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English Grammar Lesson – American vs. British English November 28th, 2017

They love tea, but we love coffee. They drive on the left side, while we drive on the right. They gave the world The Beatles Shakespeare, and Harry Potter (among many other people and things). We gave the world Frank Sinatra, Mark Twain, Edgar Allan Poe, and all of excitement and explosions that Michael Bay has to offer (and so much more).

There are many things that distinguish the British from Americans and vice versa. Certainly, both cultures have a lot of different things to offer. But when it comes to English language use, there are a few items you should know:


The most obvious differences are the addition of the “u” (Americans: color, honor, and labor; Brits: colour, honour, and labour); the “er” or “re” endings (Americans: center, fiber, and kilometer; Brits: centre, fibre, and kilometre); and the “ize” or “ise” endings (Americans: appetizer, capitalize, and criticize; Brits: appetiser, capitalise, and criticise). Another difference is the changing of “og” endings to “ogue” (Americans: analog, dialog, and catalog; Brits: analogue, dialogue, and catalogue).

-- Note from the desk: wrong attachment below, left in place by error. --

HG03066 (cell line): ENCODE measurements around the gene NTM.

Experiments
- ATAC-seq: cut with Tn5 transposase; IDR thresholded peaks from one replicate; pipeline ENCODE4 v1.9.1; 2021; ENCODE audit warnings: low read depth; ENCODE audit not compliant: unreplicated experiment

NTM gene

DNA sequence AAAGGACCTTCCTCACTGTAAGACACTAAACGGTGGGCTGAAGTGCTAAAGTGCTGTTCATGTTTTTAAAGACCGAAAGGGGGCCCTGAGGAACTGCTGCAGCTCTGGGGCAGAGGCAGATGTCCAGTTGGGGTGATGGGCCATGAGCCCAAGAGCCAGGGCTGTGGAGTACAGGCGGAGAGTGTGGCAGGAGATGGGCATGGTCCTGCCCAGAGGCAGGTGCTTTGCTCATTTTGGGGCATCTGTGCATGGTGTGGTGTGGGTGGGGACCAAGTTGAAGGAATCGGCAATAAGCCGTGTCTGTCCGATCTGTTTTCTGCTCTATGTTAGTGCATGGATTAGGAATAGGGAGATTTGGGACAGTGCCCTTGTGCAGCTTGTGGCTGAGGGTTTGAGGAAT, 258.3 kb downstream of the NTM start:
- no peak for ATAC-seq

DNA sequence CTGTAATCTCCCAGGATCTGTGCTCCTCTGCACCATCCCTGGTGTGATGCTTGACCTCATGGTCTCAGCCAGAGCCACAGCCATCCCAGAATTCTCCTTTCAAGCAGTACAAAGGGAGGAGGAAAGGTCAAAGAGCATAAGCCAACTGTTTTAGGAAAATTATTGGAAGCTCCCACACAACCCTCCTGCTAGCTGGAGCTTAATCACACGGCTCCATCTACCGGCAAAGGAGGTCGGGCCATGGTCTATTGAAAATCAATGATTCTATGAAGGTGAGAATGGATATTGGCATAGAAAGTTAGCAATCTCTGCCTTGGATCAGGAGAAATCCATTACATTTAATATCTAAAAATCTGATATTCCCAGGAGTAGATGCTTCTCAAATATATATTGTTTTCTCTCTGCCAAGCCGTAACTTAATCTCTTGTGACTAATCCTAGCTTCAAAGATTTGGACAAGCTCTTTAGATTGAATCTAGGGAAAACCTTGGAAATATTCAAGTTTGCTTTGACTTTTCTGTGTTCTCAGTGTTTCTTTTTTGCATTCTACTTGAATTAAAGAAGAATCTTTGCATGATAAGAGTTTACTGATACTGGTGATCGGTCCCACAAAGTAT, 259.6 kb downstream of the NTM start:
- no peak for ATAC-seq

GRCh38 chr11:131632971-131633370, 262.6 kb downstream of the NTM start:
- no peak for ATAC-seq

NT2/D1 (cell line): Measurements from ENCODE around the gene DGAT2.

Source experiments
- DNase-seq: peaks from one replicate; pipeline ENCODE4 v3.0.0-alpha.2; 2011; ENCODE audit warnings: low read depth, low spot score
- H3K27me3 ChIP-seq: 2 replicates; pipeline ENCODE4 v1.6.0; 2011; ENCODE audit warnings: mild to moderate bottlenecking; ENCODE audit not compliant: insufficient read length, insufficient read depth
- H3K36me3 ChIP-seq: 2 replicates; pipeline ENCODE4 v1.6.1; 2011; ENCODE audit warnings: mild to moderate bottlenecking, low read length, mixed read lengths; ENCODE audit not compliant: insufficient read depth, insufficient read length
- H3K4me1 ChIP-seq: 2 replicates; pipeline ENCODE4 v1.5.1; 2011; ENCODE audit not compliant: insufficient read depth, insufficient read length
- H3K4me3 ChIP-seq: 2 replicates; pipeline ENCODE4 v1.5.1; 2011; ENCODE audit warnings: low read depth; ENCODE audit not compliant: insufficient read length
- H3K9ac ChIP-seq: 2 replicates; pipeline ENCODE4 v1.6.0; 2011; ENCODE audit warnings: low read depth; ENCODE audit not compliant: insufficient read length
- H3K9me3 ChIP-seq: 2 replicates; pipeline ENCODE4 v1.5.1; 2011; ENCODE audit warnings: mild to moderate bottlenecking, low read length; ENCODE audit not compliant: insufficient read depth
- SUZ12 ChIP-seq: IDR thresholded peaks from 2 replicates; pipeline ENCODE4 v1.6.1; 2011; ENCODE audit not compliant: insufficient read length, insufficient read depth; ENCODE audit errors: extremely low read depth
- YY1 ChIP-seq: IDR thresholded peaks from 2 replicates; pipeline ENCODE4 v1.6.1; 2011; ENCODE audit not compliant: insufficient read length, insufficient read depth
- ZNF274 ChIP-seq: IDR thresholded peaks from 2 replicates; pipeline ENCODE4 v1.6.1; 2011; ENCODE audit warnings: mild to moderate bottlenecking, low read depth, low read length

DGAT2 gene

When you travel, Americans go on vacation, while Brits go on holiday(s).
When Americans are in the mood for some eggplant, the Brits buy some aubergines.
In a car accident? Americans will check the hood at the front of the car, while Brits check the bonnet. Hit from behind? In the US, check the trunk. In the UK, you should check the boot.
Do you have a talent for numbers? In America, being great at math can lead to a number of wonderful careers. The same goes for Brits who are skilled in maths.
Hungry, but on the run? Get some takeout at your favorite American restaurant! If you’re on the other side of the Atlantic, you’d get some takeaway.


In past forms, Americans tend to use the -ed ending (dreamed, burned, learned) when Brits use the -t ending (dreamt, burnt, learnt). Similarly, Americans will use the -en ending of past participles (gotten) whereas Brits will simply say “got.”
If you’re speaking about necessity, Americans commonly use have to where Brits insert a third word: have got to.

This short list only highlights a few differences. There are many more to see! If you’d like more information, please research “differences between British and American [spelling/vocabulary/grammar/etc.]”